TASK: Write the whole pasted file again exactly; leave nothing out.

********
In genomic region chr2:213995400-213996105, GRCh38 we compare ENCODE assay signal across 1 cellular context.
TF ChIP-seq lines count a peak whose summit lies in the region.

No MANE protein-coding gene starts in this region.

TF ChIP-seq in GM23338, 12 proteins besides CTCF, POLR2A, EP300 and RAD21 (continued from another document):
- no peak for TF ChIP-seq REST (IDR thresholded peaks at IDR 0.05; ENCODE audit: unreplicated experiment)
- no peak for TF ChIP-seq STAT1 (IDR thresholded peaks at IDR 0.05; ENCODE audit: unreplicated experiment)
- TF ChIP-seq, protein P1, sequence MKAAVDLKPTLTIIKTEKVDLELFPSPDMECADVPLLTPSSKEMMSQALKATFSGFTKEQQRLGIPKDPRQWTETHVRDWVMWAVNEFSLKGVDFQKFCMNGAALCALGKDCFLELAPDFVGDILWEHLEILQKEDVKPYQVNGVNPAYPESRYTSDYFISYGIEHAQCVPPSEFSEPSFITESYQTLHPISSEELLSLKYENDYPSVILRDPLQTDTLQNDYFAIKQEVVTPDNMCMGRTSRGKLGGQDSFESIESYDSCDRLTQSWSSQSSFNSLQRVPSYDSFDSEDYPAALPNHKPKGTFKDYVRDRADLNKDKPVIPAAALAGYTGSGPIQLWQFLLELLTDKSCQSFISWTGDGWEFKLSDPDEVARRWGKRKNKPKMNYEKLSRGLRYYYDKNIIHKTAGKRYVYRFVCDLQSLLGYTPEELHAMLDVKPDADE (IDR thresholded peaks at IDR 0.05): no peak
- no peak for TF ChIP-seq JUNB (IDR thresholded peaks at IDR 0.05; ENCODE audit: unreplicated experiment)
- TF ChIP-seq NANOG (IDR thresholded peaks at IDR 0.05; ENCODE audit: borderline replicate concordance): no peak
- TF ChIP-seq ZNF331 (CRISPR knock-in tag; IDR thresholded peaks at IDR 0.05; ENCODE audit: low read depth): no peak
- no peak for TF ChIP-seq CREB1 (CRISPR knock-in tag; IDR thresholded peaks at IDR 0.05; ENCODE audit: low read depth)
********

In genomic region chr2:213995400-213996105, GRCh38 we compare ENCODE assay signal across 1 cellular context.
TF ChIP-seq lines count a peak whose summit lies in the region.

No MANE protein-coding gene starts in this region.

TF ChIP-seq in GM23338, 12 proteins besides CTCF, POLR2A, EP300 and RAD21 (continued from another document):
- no peak for TF ChIP-seq REST (IDR thresholded peaks at IDR 0.05; ENCODE audit: unreplicated experiment)
- no peak for TF ChIP-seq STAT1 (IDR thresholded peaks at IDR 0.05; ENCODE audit: unreplicated experiment)
- TF ChIP-seq, protein P1, sequence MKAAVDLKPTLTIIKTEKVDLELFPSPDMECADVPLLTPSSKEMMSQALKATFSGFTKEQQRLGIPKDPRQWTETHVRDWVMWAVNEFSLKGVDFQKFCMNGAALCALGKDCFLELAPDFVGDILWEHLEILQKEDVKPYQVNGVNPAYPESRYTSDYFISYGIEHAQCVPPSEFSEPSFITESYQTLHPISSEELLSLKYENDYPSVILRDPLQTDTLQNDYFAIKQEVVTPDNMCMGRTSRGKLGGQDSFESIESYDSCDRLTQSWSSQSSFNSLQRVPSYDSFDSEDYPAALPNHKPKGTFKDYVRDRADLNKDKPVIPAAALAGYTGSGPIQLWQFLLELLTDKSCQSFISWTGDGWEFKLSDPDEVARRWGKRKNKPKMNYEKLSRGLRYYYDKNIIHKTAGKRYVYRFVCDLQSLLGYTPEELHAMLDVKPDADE (IDR thresholded peaks at IDR 0.05): no peak
- no peak for TF ChIP-seq JUNB (IDR thresholded peaks at IDR 0.05; ENCODE audit: unreplicated experiment)
- TF ChIP-seq NANOG (IDR thresholded peaks at IDR 0.05; ENCODE audit: borderline replicate concordance): no peak
- TF ChIP-seq ZNF331 (CRISPR knock-in tag; IDR thresholded peaks at IDR 0.05; ENCODE audit: low read depth): no peak
- no peak for TF ChIP-seq CREB1 (CRISPR knock-in tag; IDR thresholded peaks at IDR 0.05; ENCODE audit: low read depth)